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As the Minister said, there is indeed strong support for a statutory code to direct English Nature, owners, occupiers and those public bodies whose operations may affect SSSIs, and to explain to representative organisations, such as the National Farmers Union, the Country Land and Business Association and wildlife conservation groups, what can be expected of English Nature.

The emphasis of the code is, quite rightly, on conservation bodies engaging landowners and land managers in a dialogue and working out how best to manage SSSIs to maintain their special features. The code also helps to highlight environmental land management schemes of which landowners might take advantage. From the farming perspective, the NFU has welcomed the fact that the guidance instructs English Nature to use its new legal powers with discretion and only when necessary to secure the protection of SSSIs. However, the NFU has expressed concern that the requirement for English Nature to use the code as a basis for working with owners and occupiers will necessitate a reconsideration of English Nature's internal training, as well as agreement of new working practices with external partners such as the NFU.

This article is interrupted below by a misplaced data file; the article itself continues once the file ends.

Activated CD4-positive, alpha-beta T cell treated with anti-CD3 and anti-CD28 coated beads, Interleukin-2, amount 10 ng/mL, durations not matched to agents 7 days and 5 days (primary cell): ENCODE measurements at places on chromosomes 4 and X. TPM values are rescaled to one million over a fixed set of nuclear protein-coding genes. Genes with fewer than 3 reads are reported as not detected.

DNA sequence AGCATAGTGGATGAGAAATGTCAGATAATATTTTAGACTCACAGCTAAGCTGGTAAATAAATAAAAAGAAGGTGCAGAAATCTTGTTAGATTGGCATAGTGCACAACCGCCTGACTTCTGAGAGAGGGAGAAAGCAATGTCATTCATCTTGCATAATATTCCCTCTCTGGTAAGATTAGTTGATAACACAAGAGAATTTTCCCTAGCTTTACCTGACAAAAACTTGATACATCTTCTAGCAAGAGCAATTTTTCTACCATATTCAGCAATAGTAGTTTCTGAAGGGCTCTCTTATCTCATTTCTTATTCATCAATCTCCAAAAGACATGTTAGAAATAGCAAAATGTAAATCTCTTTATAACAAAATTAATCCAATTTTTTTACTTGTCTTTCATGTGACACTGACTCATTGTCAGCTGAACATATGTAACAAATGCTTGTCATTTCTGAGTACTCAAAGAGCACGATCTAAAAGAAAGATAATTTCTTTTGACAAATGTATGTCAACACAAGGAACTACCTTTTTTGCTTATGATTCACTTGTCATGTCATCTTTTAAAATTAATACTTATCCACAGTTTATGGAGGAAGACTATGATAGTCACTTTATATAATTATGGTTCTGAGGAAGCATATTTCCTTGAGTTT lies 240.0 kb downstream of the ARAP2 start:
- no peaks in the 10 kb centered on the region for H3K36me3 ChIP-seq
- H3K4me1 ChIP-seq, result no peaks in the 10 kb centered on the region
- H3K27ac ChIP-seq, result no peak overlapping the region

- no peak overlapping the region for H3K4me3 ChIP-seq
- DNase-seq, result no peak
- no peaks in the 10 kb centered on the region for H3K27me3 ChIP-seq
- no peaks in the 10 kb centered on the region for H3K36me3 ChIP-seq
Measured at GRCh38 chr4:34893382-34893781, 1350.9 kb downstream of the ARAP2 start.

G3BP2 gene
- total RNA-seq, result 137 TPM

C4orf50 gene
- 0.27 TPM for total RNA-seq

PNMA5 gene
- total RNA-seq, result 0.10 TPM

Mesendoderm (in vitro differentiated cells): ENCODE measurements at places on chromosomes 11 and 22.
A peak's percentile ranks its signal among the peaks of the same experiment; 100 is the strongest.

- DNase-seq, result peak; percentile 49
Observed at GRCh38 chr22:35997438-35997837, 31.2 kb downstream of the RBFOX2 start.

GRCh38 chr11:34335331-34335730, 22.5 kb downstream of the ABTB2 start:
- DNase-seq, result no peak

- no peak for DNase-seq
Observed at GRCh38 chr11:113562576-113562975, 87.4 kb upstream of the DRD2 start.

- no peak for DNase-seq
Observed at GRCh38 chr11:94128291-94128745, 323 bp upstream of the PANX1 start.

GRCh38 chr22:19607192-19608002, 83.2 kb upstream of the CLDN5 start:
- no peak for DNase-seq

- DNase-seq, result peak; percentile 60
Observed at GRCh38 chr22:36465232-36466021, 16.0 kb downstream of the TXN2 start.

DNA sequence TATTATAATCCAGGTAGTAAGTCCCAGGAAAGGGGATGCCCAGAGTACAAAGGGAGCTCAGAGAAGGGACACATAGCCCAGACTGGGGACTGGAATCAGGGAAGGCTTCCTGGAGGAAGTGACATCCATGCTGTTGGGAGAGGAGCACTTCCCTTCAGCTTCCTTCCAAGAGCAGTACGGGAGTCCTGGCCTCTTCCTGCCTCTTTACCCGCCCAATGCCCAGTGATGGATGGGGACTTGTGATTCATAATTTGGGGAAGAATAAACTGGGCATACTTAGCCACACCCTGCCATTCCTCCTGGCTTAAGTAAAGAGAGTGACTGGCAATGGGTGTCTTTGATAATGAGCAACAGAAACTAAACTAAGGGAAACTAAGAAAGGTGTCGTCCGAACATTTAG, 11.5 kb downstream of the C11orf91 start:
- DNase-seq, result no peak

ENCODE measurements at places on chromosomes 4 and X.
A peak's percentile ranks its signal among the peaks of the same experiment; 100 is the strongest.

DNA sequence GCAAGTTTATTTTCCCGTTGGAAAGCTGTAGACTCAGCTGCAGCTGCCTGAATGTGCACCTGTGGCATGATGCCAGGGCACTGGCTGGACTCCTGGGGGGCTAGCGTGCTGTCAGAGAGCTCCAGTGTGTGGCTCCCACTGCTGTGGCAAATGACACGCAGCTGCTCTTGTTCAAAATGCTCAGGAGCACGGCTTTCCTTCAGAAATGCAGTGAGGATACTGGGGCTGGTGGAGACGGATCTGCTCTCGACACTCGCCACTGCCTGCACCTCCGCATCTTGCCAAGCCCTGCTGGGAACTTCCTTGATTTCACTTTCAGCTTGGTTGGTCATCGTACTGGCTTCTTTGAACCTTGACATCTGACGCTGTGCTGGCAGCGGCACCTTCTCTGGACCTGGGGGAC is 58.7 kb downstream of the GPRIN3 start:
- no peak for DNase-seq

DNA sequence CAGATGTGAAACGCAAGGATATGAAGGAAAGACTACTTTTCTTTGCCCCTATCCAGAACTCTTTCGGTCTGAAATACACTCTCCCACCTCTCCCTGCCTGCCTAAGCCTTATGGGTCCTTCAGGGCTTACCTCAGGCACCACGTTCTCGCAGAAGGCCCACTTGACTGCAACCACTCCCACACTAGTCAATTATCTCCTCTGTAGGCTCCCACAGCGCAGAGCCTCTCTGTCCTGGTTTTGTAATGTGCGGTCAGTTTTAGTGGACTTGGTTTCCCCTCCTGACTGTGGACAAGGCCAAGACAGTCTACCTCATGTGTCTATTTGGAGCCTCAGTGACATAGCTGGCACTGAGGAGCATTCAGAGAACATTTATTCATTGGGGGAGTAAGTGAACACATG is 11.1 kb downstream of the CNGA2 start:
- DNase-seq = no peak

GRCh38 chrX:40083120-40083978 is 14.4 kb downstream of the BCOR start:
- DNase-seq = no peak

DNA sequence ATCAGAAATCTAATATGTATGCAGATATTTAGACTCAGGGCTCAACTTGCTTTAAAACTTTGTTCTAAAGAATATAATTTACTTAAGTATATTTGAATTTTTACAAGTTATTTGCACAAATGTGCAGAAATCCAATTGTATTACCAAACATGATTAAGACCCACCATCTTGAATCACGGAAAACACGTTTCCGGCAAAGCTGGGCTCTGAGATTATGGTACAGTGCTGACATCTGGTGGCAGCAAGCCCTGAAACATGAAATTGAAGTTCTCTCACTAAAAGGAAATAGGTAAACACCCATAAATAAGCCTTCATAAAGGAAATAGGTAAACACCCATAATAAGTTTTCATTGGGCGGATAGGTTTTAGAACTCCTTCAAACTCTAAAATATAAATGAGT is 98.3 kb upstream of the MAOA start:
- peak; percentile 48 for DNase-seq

Can we be assured that English Nature will have available enough skilled staff and associated resources to fulfil its new obligations? Will Ministers regularly review the agency's performance against the new code? Such questions may apply equally to local authorities, which must include policies for the protection and, where appropriate, enhancement of SSSIs in their local plans.

I will ask a couple of general questions on the code as a whole before I move on to more detailed considerations. First, why does the scope of the draft code of guidance exclude section 32 of the Wildlife and Countryside Act 1981 and the duties of Agriculture Ministers with respect to SSSIs? The section relates to the duties of Agriculture Ministers with respect to SSSIs and how the interests of those SSSIs should be addressed when considering farm capital grants, which is a matter that should be addressed by the code.